by Salvator Cusimano Nath Gbikpi
Tuesday, November 18, 2014
SEAN KILPATRICK / THE CANADIAN PRESS - Buried in Prime Minsiter Stephen Harper's 2015 federal budget is a measure that would bar refugee claimants from accessing social assistance.
As Amina gathers her accounting textbooks and dresses her daughter for daycare, her husband, Walid — a logistics manager at a nickel mine — wishes her a good day over Facebook. They recently moved to their own apartment from the shared house they occupied since arriving from Somalia, after fleeing threats from extremists. Only a few months ago did a welfare cheque and some part-time work allow them to make ends meet while waiting for a decision on their refugee claim.
Meanwhile, Jane is wondering whether to spend her last pennies on toothpaste or bus fare to visit her aunt — the only person she knows in this country. A fight breaks out down the hall, and she’s reminded of the beatings she took back home because of her sexual orientation. She’s not going anywhere today. That’s been the story for the last year, while waiting to have her refugee claim heard by a judge: living in poverty, with little mobility, and in dangerous surroundings, Jane hasn’t found any reason to call this place home.
Amina and Jane have both claimed refugee status in wealthy, democratic, Western countries. The difference? Amina is in Canada, while Jane fled to the UK.
In Canada, refugee claimants can access social assistance on the same terms as Canadians the moment they pass through customs at YYZ; they also have the right to work. They can choose where they will live and where their kids will attend school — within the limits of their modest means.
In the UK, meanwhile, asylum seekers have minimal access to social assistance, far less than what British citizens receive. The policy on permission to work is so restrictive that they are effectively banned from working. The government also shunts them into “dispersal areas” — cities determined to be suitable for refugees — and puts them in pre-selected housing for refugees that observers have likened to slums.
What explains the difference between the Canadian and the British approach to refugees?
UK policy is driven by the assumption that most asylum seekers shouldn’t have access to fundamental facets of British society, like social assistance and the right to work, until they have proven their “genuineness.”
Meanwhile, in Canada, a crucial piece of legislation has ensured that refugee claimants have access to life-sustaining social assistance from the day they arrive. The Federal-Provincial Fiscal Arrangements Act prohibits provinces from requiring any minimum period of residence to qualify for social assistance.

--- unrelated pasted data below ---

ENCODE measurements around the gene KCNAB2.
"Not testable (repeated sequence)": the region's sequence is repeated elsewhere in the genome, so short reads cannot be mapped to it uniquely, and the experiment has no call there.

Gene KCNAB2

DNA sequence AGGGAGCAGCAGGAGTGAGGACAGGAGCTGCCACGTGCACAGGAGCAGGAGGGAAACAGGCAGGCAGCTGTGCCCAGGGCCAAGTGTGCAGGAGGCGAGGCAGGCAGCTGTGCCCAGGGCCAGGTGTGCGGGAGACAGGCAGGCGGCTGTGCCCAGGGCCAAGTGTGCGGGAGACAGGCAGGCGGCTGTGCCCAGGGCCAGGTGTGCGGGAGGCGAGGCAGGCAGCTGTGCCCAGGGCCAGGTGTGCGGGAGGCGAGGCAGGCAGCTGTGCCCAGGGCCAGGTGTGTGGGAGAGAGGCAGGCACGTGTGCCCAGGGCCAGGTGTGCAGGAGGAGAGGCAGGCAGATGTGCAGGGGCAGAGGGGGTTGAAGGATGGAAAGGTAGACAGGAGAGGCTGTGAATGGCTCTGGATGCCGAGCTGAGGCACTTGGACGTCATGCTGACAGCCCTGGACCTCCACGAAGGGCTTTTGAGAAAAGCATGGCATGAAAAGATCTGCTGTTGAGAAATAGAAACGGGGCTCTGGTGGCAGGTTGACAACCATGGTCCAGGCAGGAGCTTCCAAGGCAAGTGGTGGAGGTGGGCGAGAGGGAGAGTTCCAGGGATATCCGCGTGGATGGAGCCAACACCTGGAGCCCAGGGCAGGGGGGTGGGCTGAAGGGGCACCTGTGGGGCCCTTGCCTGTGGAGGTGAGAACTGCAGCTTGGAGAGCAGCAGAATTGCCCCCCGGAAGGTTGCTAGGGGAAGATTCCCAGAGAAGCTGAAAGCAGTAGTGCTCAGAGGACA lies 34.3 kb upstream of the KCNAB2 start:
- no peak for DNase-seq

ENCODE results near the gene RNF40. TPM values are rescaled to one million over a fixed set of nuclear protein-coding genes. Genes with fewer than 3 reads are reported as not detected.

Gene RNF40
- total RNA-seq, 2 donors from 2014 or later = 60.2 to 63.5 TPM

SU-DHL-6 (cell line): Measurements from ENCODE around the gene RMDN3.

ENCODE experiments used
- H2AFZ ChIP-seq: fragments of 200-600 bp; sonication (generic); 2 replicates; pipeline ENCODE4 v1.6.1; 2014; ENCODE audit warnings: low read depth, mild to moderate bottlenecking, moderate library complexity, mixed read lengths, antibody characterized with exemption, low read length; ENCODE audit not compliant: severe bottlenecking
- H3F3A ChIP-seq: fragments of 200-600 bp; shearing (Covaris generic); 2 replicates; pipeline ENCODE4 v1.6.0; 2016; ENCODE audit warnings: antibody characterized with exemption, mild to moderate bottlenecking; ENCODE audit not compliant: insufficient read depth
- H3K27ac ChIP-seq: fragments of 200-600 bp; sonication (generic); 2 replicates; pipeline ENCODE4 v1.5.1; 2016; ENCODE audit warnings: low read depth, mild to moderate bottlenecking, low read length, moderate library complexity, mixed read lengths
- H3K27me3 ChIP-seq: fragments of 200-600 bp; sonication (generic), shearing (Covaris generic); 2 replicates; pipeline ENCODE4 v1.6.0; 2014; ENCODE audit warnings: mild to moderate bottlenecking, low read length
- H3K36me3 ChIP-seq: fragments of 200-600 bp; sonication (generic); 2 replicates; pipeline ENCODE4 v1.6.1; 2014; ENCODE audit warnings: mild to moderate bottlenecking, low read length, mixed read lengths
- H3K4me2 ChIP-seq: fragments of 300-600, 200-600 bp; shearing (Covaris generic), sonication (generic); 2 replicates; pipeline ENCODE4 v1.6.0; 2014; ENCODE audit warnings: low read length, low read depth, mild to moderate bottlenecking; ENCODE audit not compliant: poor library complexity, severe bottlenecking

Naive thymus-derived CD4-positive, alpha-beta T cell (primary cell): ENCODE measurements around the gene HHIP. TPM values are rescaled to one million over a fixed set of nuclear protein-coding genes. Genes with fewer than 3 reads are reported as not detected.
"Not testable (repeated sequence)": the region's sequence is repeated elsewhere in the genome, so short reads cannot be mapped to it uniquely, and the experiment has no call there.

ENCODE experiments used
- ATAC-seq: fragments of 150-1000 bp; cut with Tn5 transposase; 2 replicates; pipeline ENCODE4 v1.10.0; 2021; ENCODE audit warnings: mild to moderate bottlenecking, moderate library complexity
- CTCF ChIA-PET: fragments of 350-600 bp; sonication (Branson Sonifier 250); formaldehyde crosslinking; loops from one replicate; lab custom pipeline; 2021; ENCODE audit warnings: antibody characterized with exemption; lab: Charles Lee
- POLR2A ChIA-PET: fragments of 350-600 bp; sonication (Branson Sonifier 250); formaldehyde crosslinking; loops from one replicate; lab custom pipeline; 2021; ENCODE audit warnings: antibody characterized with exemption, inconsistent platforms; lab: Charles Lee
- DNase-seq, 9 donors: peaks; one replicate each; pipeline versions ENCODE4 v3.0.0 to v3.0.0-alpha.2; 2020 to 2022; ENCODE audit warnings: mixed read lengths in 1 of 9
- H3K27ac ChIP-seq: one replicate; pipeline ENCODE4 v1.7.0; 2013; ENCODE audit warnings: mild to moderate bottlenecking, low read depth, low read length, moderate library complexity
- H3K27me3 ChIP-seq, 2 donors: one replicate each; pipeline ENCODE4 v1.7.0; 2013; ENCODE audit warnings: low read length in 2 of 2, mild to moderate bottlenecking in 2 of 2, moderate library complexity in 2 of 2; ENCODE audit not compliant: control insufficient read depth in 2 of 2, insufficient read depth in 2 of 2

Buried in the 2015 federal budget, tabled on Oct. 23 as Bill C-43, is a measure that would erase this prohibition. Since the measure exempts citizens, permanent residents, human trafficking victims, and accepted refugees, it’s aimed squarely at one category of newcomer: refugee claimants. This legislation could make Canada more British when it comes to refugee policy — and that’s not a good thing.
On first glance, British policy might seem to make sense: why give people who have yet to prove the truthfulness of their claim access to our society? Why spend resources on people who could be sent home, anyway?
But far from justify the proposed Canadian legislation, the British experience cautions against it.
Denying social assistance and other benefits has delayed, even irreparably harmed, refugee integration in the UK. Even though nearly 40 per cent of British asylum claims succeed — not including people who successfully appeal rejections — it’s official government policy to prevent asylum seekers from integrating until their claim is approved, a process which often takes years. The British experience is that by the time asylum seekers are accepted, they have often lost confidence in the authorities, possess a meagre social network, and haven’t learned English.
In Canada some 55.5 per cent of claimants are accepted; the majority are here to stay. Social assistance allows families to put food on the table, send their children to school, and live alongside Canadians; without it, families will live in homeless shelters and depend on charity. Canadian society is strong in part because refugee claimants belong; we can’t risk losing that.
In addition, this is bad public policy. In the UK, many asylum seekers depend entirely on cash-strapped charities to survive, often even after their claims are approved. In other words, the cost of keeping them alive doesn’t disappear, it just shifts elsewhere. If the federal budget passes as is, any savings on social assistance will flow to the municipal level and to the health-care system. Taxpayers somewhere will foot the bill.
Furthermore, refugees will settle in provinces that haven’t yet implemented a minimum residency requirement, while avoiding those that have. This would distribute costs unequally among provinces, and overload the refugee determination system at certain regional tribunals.
This policy shift is neither humane nor prudent. If the government refuses to back off these measures, the provinces should publicly refuse to use their new-found power. They should even pass legislation permanently prohibiting a minimum residency requirement.
The alternative is unacceptable — leaving refugee claimants in Canada even worse off than their British counterparts, like Jane, who at least receive minimal support.
Canada should keep calm, and carry on, with its relatively sound social assistance policy that has given many refugees the opportunity to prosper and contribute to a strong, united Canada. To follow the UK is to move in the wrong direction.
Salvator Cusimano works at Romero House, an agency in Toronto’s West End that houses and assists refugee claimants. Nath Gbikpi works at Wesley Gryk Solicitors, a London-based immigration law firm.